Late Putinism: ‘Mafia State’


Russia’s investigative committee said Sunday that it had confirmed via genetic testing that Wagner Group leader Yevgeny Prigozhin died in a plane crash. His death is “par for the course,” said Fiona Hill, the former senior director for European and Russian affairs on the National Security Council. The crash was “so dramatic” that “one has to ask whether this was done for the demonstrative effect of it,” she tells “Face the Nation” (above).

“The fact that Putin didn’t just say: ‘This guy’s a traitor and I’m glad we got him,’ tells you a little bit about the way some Russians and some soldiers think of Mr. Prigozhin,” Stanford’s Michael McFaul told The Washington Post. “He’s walking a delicate line, and there’s no bravado here.” 

The suggestion that Russia is a mafia state is more than a literary conceit. Putin’s biographer, Catherine Belton, has shown that as deputy mayor of St Petersburg in the 1990s, Putin cultivated his ties to that city’s criminal underworld. Prigozhin himself spent nearly a decade in prison, adds FT analyst Gideon Rachman:

The operations of Prigozhin’s Wagner group in Africa — through a network of front companies — blurred the lines between private business, organised crime and the Russian state. The demands of the Ukraine war have made those lines even fuzzier. Western sanctions have made it much harder for Russia to sell oil or to buy key technologies on the open market. That increases the incentives for Russia to link up with criminal networks, which are experts in illicit trade and smuggling.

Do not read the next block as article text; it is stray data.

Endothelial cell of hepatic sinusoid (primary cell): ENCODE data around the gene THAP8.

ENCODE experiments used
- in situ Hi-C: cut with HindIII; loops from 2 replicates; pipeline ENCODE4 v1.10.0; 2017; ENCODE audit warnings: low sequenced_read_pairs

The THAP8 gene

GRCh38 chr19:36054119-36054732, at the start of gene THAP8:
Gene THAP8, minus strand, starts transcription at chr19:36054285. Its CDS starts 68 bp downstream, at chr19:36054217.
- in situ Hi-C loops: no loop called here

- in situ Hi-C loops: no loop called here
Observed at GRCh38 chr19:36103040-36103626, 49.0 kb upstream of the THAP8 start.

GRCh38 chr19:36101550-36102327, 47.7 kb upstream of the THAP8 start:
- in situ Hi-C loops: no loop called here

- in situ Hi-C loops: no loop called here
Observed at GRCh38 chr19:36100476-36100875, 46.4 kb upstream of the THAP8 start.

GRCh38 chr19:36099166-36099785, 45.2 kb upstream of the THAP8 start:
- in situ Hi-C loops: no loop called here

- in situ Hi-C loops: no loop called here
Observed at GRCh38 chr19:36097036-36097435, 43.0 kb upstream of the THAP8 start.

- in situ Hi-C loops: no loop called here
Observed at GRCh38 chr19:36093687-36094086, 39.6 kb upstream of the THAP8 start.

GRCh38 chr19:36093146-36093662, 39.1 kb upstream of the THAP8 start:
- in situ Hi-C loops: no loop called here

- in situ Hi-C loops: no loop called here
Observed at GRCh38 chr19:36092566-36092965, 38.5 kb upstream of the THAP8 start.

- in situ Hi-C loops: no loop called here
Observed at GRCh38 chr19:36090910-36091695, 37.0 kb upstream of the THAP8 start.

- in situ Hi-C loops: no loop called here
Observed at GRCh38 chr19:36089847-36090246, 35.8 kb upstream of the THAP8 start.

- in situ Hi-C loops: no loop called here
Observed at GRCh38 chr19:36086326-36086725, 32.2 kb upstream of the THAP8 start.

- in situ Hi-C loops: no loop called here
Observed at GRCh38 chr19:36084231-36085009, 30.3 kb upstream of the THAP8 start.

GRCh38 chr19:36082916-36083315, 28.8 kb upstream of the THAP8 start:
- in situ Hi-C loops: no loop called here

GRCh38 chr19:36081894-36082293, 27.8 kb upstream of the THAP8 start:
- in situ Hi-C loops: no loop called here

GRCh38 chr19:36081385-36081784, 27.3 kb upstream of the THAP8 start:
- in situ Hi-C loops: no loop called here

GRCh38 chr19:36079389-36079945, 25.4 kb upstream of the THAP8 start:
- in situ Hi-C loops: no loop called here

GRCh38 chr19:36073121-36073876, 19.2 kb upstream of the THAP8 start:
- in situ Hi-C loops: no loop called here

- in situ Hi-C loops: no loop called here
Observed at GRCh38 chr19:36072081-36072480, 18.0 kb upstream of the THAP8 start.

Tactical success, strategic defeat

Sociologists say Russian public interest in following the war in Ukraine has waned, and people these days mainly want to escape from the gloom and doom of news, AP reports.

“We regularly hear (from respondents) that it’s a huge stress, a huge pain,” says Denis Volkov, director of the Levada Center, Russia’s top independent pollster. Some Russians, he says, insist they “don’t discuss, don’t watch, don’t listen” to the news about Ukraine in an effort to cope.


Killing Prigozhin was a tactical success for Putin but a strategic defeat, says analyst Edward Lucas. The Russian leader has shown that he can still wield power ruthlessly. But he has done so in a way that damages the system of rules, penalties, and relationships that sustain his rule. Violence was once political currency on the fringes of Russian power; now, it is at the center.

Welcome, therefore, to the next and perhaps final phase of Putinism, he writes for CEPA, a partner of the National Endowment for Democracy (NED).

Chechnya provided a template for President Putin, who … decided to rebuild a third Russian empire under his personal control, using the Soviet inheritance as a model. The polity he created evolved from an authoritarian into a semi-totalitarian state, adds Pawel Kowal. In the ideological sense, it bundled elements of Tsarist Russian and Soviet tradition, he writes for GIS Reports:

Economically, it depended on exporting natural resources (mainly hydrocarbons) with income streams controlled by a political-military oligarchy largely composed of former members of the security services. Mr. Putin’s third incarnation of the Russian empire rested on the political and economic domination of nations that had historically been exploited by Moscow. This was the message behind Russia’s military aggression against Georgia and Ukraine.


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